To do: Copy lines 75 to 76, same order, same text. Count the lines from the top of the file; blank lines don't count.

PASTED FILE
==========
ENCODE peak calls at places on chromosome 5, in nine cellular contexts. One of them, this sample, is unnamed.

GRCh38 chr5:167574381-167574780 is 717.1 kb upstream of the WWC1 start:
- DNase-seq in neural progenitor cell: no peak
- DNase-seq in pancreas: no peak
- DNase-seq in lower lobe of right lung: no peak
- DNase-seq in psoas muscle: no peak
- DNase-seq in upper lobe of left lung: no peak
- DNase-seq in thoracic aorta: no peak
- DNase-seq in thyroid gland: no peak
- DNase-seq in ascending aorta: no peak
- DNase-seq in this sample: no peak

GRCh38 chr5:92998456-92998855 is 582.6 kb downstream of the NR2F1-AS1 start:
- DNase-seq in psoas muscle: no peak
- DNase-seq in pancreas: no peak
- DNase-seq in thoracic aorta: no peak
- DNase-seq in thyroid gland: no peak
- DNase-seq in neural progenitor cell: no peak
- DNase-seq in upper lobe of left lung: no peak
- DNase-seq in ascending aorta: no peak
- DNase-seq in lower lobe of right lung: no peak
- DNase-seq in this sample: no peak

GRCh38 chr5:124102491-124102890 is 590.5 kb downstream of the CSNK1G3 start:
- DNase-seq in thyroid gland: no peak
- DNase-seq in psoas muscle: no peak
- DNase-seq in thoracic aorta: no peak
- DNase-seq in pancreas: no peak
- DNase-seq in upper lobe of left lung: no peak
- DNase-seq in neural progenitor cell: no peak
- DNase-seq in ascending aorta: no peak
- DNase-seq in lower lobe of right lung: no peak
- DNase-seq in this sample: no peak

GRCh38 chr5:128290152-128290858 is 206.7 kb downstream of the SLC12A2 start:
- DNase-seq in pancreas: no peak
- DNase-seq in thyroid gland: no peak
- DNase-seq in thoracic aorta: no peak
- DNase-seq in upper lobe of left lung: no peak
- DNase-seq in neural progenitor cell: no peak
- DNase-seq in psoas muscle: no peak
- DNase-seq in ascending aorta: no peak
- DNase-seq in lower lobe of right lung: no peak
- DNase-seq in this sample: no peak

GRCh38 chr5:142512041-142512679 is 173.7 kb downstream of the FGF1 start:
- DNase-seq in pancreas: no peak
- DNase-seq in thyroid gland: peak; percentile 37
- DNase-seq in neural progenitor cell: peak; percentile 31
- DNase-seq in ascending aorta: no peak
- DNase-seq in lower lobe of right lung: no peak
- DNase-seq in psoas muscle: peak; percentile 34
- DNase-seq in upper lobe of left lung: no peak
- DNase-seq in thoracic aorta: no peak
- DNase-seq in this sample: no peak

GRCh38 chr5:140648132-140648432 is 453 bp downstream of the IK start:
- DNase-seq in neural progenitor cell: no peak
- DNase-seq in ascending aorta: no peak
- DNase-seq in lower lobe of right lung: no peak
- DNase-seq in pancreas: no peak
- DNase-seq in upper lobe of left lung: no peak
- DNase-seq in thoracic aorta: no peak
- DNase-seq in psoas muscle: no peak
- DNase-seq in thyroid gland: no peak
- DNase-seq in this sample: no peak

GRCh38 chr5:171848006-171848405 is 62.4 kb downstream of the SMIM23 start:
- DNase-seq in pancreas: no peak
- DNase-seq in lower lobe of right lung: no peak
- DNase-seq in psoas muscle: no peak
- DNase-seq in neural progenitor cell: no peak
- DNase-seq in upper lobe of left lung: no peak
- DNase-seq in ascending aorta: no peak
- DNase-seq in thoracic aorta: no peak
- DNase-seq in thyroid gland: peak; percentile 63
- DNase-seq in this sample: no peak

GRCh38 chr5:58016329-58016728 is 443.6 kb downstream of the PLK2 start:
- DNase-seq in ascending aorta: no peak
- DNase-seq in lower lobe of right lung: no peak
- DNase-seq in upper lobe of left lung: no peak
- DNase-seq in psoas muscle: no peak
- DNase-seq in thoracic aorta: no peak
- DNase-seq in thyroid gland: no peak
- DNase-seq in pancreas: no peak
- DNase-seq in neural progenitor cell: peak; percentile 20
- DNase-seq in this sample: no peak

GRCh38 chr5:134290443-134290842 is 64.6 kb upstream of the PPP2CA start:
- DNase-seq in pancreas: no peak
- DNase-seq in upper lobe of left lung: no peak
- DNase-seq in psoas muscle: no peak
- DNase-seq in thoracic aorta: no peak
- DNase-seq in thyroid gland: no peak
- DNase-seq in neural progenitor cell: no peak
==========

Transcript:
- DNase-seq in upper lobe of left lung: no peak
- DNase-seq in psoas muscle: no peak